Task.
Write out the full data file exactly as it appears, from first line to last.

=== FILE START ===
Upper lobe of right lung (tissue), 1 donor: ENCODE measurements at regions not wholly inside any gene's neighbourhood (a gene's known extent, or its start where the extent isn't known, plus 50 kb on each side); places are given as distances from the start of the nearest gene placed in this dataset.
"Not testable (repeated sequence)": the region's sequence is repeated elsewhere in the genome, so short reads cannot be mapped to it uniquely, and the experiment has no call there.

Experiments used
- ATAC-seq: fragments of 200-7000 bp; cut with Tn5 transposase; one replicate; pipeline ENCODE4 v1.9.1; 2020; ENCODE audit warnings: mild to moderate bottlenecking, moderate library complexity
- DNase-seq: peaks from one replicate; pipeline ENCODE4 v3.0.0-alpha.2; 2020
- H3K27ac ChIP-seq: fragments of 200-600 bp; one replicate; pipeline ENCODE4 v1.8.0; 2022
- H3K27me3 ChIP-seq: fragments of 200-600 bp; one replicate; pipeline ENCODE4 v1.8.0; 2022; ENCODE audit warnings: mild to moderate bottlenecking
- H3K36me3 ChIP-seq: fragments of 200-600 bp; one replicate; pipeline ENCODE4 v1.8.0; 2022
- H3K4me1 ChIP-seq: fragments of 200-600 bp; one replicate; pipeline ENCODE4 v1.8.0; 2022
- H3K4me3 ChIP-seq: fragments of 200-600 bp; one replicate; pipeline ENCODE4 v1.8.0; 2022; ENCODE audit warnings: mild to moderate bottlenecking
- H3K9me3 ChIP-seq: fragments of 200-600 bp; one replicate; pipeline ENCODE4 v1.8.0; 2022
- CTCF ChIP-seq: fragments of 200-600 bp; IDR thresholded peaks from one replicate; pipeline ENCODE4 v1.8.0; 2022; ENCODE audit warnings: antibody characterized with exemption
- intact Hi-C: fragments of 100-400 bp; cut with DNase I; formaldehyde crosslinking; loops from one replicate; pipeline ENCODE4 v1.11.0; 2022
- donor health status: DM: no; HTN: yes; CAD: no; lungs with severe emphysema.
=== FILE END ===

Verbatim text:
Upper lobe of right lung (tissue), 1 donor: ENCODE measurements at regions not wholly inside any gene's neighbourhood (a gene's known extent, or its start where the extent isn't known, plus 50 kb on each side); places are given as distances from the start of the nearest gene placed in this dataset.
"Not testable (repeated sequence)": the region's sequence is repeated elsewhere in the genome, so short reads cannot be mapped to it uniquely, and the experiment has no call there.

Experiments used
- ATAC-seq: fragments of 200-7000 bp; cut with Tn5 transposase; one replicate; pipeline ENCODE4 v1.9.1; 2020; ENCODE audit warnings: mild to moderate bottlenecking, moderate library complexity
- DNase-seq: peaks from one replicate; pipeline ENCODE4 v3.0.0-alpha.2; 2020
- H3K27ac ChIP-seq: fragments of 200-600 bp; one replicate; pipeline ENCODE4 v1.8.0; 2022
- H3K27me3 ChIP-seq: fragments of 200-600 bp; one replicate; pipeline ENCODE4 v1.8.0; 2022; ENCODE audit warnings: mild to moderate bottlenecking
- H3K36me3 ChIP-seq: fragments of 200-600 bp; one replicate; pipeline ENCODE4 v1.8.0; 2022
- H3K4me1 ChIP-seq: fragments of 200-600 bp; one replicate; pipeline ENCODE4 v1.8.0; 2022
- H3K4me3 ChIP-seq: fragments of 200-600 bp; one replicate; pipeline ENCODE4 v1.8.0; 2022; ENCODE audit warnings: mild to moderate bottlenecking
- H3K9me3 ChIP-seq: fragments of 200-600 bp; one replicate; pipeline ENCODE4 v1.8.0; 2022
- CTCF ChIP-seq: fragments of 200-600 bp; IDR thresholded peaks from one replicate; pipeline ENCODE4 v1.8.0; 2022; ENCODE audit warnings: antibody characterized with exemption
- intact Hi-C: fragments of 100-400 bp; cut with DNase I; formaldehyde crosslinking; loops from one replicate; pipeline ENCODE4 v1.11.0; 2022
- donor health status: DM: no; HTN: yes; CAD: no; lungs with severe emphysema.